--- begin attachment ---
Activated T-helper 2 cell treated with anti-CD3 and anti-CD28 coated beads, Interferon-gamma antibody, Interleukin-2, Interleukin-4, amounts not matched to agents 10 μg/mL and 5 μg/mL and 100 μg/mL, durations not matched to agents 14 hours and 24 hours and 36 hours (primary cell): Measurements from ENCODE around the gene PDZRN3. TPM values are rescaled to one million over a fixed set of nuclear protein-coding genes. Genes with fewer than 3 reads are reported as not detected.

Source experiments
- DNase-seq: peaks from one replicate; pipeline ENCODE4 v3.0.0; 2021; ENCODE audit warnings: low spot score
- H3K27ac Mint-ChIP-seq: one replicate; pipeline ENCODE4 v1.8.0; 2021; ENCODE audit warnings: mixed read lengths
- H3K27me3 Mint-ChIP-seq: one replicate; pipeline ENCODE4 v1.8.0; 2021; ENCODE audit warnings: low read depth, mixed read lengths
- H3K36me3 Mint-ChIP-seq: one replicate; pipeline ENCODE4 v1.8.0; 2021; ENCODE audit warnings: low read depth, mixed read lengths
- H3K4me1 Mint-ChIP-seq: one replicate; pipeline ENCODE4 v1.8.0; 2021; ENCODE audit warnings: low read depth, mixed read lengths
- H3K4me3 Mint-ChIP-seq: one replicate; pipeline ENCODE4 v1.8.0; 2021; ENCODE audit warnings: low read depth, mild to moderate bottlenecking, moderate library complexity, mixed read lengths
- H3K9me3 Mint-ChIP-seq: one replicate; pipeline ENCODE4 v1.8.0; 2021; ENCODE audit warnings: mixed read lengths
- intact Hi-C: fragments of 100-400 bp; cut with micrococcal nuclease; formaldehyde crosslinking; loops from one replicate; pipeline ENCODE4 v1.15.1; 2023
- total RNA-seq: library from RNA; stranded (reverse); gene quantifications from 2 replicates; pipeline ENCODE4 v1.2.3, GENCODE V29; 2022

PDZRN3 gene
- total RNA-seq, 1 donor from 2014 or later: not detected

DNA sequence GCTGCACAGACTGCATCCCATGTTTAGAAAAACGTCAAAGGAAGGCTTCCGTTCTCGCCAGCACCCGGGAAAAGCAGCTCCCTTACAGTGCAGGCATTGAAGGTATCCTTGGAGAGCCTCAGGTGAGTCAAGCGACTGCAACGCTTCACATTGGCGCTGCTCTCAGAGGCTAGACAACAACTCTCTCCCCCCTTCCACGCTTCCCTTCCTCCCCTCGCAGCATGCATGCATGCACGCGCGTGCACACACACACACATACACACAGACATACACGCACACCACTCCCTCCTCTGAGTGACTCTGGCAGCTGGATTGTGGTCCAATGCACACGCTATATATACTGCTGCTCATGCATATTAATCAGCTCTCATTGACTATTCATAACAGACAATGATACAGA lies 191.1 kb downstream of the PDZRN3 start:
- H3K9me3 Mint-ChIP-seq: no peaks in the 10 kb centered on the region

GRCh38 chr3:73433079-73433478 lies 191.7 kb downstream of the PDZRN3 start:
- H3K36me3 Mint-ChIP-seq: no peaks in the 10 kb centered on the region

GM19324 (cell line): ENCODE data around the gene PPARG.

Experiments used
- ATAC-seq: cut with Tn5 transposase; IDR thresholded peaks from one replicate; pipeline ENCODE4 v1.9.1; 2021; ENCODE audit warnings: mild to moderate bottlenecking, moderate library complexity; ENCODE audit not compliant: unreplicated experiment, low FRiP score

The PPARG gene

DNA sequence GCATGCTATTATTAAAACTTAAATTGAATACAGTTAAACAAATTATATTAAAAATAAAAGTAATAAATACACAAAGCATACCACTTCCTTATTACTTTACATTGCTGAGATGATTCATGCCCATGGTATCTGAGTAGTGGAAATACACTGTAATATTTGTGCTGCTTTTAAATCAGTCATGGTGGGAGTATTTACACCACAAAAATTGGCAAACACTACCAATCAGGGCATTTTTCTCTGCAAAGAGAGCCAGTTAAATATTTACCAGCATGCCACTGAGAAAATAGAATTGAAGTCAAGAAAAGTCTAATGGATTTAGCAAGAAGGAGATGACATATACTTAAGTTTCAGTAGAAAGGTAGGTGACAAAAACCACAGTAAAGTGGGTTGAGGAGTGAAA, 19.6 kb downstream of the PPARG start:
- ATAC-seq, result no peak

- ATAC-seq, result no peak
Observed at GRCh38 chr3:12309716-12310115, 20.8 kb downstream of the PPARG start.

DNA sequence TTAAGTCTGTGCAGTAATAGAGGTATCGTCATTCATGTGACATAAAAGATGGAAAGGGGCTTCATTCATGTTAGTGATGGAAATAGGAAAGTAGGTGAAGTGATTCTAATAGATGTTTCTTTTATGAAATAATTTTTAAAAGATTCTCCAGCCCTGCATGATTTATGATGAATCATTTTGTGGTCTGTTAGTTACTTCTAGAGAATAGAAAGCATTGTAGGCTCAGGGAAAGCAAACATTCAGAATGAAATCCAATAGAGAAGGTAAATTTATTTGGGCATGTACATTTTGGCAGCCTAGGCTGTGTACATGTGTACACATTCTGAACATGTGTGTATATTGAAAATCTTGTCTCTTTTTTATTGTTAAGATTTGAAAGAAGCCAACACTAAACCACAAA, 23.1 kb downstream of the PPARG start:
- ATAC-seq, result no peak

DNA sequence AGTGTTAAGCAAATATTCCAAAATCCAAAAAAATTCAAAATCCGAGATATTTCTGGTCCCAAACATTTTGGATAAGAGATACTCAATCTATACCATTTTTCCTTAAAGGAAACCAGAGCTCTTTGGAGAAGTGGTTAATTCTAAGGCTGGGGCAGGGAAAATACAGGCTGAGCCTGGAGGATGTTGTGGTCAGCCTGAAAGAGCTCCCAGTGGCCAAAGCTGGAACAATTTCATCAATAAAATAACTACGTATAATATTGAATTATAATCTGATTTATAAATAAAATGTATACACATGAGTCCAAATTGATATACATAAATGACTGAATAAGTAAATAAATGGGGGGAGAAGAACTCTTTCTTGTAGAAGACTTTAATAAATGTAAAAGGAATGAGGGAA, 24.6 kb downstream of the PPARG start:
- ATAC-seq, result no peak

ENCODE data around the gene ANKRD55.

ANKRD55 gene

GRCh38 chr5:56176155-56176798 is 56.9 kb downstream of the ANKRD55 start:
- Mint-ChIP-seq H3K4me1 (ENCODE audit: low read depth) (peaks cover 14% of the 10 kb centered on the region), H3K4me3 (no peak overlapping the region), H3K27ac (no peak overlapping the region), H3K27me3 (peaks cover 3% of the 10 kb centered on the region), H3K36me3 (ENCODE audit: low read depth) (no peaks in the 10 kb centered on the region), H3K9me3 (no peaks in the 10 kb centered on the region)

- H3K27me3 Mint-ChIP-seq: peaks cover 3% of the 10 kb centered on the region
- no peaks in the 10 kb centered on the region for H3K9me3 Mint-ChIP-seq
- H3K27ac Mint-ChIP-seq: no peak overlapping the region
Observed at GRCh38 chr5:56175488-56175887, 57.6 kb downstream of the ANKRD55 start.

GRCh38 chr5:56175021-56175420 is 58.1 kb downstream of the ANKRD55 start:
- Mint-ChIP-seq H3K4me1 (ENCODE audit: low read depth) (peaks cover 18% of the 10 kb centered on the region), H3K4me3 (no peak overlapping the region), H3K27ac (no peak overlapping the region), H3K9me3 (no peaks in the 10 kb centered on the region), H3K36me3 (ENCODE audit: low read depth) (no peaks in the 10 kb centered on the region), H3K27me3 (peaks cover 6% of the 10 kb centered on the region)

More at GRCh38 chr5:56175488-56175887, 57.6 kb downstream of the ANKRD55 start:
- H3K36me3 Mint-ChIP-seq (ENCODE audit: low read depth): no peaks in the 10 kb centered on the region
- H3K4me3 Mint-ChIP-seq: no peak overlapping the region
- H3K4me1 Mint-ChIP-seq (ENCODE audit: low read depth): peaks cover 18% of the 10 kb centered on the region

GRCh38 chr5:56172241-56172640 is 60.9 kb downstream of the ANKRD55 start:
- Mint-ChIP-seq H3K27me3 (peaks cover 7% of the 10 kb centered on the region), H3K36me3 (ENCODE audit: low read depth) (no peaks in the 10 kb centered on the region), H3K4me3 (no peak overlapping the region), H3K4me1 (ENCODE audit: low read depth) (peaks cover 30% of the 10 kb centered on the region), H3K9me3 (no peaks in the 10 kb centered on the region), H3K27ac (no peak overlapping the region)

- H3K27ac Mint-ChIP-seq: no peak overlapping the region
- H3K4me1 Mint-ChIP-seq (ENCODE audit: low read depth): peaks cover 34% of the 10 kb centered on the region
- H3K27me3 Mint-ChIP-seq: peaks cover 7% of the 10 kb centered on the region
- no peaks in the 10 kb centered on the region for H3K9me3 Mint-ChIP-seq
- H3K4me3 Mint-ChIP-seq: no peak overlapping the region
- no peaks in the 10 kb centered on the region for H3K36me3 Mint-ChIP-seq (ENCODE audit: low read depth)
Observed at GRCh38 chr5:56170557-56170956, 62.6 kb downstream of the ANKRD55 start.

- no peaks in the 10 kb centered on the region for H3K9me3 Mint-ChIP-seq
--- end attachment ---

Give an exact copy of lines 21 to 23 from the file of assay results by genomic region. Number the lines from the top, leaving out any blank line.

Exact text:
The PPARG gene

DNA sequence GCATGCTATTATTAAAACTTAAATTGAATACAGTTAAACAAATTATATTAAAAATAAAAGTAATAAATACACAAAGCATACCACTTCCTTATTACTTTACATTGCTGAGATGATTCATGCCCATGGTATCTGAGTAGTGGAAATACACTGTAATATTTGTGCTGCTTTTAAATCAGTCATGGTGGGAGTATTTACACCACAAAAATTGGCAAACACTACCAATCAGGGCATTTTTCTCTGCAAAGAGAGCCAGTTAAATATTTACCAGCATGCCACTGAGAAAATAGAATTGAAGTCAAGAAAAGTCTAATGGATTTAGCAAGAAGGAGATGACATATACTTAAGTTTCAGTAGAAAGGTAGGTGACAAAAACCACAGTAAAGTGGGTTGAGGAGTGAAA, 19.6 kb downstream of the PPARG start:
- ATAC-seq, result no peak